Perhaps one of the more unexpected things I learned from this first stage was that the anvil was not just a surface on which you worked hot metal, but rather another tool of the trade. By rotating and angling the bar against the anvil you could use the pressure of anvil to flatten and straighten the rod without applying additional weight to your hammer blow.
Once the end of the bar was worked into a thin taper, the next step was to curl it into a tight spiral. Again, once the rod is yellow-hot, you extend a portion of it over the end of the anvil and with a few heavy hits you force the end to curve. Then you flip the rod over so that the curve is aimed towards you and work the curve into a tight spiral hammering from the tip and slowly moving backwards. Once the spiral was complete, the first S curve of the hook was shaped by curling the rod around the horn of the anvil. For me, this step, was initially the hardest to grasp because I couldn’t hold the bar stationary on the horn. Each blow of my hammer jostled the rod causing it to slip around the horn. Aislinn instructed me to steady my arm against my hip in order to maintain control. Blacksmiths are famous for their arm strength, but the process of forging metal truly necessitates the use of your whole body, hips and all.
You then repeat the process to form the other half of the S hook—except now that you have finally gotten used to one set of tongs you have to switch to a different pair because you have a spiral where there used to be straight metal. When I first entered the shop I thought the multitude of tools was due to the number of individuals in the shop, but now I knew that the number of tools reflected the multitude of different objects crafted in the shop. The final step in the process was to turn the middle section into a decorative spiral. To accomplish this 2/3 of the hook has to be placed in the forge, heating both an S curve and the middle shaft. Once yellow-hot, the hook is removed and the S curve portion dipped in water to protect the venerable curve. The unheated curve was then clamped in a vice and with a pair of pliers you quickly twist the piece before the metal cools. One of the best tools of the trade was unexpectedly water. I though water was for safety and for cooling the object once it was totally finished. Instead we used water regularly throughout the process to protect finished areas of work. For example, the tight spiral at the end of the hook was cooled in water to protect this work from the additional hammering involved in forming the S curve.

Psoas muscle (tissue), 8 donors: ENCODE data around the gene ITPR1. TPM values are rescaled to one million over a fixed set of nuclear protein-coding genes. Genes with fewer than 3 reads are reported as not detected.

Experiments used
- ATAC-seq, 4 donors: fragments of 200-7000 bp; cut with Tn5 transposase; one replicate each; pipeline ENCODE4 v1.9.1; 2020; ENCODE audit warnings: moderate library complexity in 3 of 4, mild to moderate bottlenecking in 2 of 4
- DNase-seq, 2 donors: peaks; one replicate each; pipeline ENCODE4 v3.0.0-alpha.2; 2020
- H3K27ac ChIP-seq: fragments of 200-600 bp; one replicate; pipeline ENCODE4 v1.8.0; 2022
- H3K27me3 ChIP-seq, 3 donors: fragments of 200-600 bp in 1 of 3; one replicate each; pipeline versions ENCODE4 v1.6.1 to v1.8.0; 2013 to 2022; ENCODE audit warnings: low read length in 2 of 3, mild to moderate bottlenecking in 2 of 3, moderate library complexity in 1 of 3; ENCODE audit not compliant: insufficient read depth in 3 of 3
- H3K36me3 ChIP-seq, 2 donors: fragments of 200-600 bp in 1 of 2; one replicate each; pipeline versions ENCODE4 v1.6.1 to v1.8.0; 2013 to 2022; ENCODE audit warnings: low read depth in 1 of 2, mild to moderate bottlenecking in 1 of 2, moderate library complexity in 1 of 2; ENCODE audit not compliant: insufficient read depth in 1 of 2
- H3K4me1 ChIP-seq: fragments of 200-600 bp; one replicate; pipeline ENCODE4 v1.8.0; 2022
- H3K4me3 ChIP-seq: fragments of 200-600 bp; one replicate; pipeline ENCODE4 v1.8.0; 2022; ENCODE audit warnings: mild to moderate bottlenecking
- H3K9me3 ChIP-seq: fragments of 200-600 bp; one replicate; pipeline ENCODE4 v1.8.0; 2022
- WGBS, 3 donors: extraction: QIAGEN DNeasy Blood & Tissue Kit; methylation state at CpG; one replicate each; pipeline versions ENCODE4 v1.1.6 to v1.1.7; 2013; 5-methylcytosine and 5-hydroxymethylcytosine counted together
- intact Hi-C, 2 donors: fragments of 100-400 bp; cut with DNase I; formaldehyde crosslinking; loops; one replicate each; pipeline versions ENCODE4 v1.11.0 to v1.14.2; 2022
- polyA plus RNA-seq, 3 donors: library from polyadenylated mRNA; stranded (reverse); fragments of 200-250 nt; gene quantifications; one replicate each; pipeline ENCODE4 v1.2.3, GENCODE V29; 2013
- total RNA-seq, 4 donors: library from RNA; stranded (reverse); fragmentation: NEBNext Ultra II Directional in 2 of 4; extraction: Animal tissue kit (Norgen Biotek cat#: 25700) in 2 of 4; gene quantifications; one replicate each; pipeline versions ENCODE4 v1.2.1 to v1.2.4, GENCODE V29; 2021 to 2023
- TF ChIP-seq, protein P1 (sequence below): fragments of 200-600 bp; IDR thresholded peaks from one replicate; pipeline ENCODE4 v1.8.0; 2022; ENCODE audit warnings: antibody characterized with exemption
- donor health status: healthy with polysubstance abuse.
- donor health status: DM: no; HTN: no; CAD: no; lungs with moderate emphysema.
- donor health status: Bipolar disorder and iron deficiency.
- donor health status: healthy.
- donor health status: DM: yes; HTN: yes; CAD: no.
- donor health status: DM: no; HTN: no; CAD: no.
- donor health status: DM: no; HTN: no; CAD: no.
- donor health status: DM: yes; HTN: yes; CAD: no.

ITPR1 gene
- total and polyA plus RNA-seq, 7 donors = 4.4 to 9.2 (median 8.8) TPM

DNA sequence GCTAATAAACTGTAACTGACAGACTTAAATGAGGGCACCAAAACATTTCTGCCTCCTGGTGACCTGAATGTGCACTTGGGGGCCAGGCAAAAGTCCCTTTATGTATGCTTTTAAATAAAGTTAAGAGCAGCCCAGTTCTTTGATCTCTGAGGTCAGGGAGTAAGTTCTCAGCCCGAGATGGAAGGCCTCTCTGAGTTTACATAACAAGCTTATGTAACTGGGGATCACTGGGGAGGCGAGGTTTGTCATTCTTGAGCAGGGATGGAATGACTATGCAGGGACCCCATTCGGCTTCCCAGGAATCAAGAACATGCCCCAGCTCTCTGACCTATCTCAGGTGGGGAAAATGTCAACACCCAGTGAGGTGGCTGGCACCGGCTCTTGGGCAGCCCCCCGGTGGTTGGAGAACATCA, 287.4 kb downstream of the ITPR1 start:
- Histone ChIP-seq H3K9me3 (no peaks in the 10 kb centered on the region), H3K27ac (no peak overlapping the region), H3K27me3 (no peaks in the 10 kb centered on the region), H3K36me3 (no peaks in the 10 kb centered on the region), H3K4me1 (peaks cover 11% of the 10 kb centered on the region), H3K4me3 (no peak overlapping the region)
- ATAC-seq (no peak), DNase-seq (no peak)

Forging an S hook at the blacksmith shop was an incredibly enlightening experience. With hammer in hand I was able work the iron and feel its malleability. I understood Aislinn’s comparison to clay with respect to the ductility of metal. Working in the shop also gave me a new respect and appreciation for all of the spectacular iron work at Winterthur. An S hook could be made in a fraction of the time if the spirals and twist were removed from the process. These features are aesthetic not functional to the piece. But they detail the craftsmanship and artistry of the blacksmith to turn the mundane into the beautiful.
By Allie Ward, WPAMC Class of 2017
For many years, the Department of Historic Trades at Colonial Williamsburg has generously hosted Winterthur students as part of a course in pre-industrial craftsmanship. Over the course of several days, we students work closely with the tradespeople, trying our hands at a wide range of eighteenth century occupations that bring our studies, quite literally, to life. Every year, we leave with a deeper understanding of the material world. This post is part of a series that chronicles our visit in March, 2017.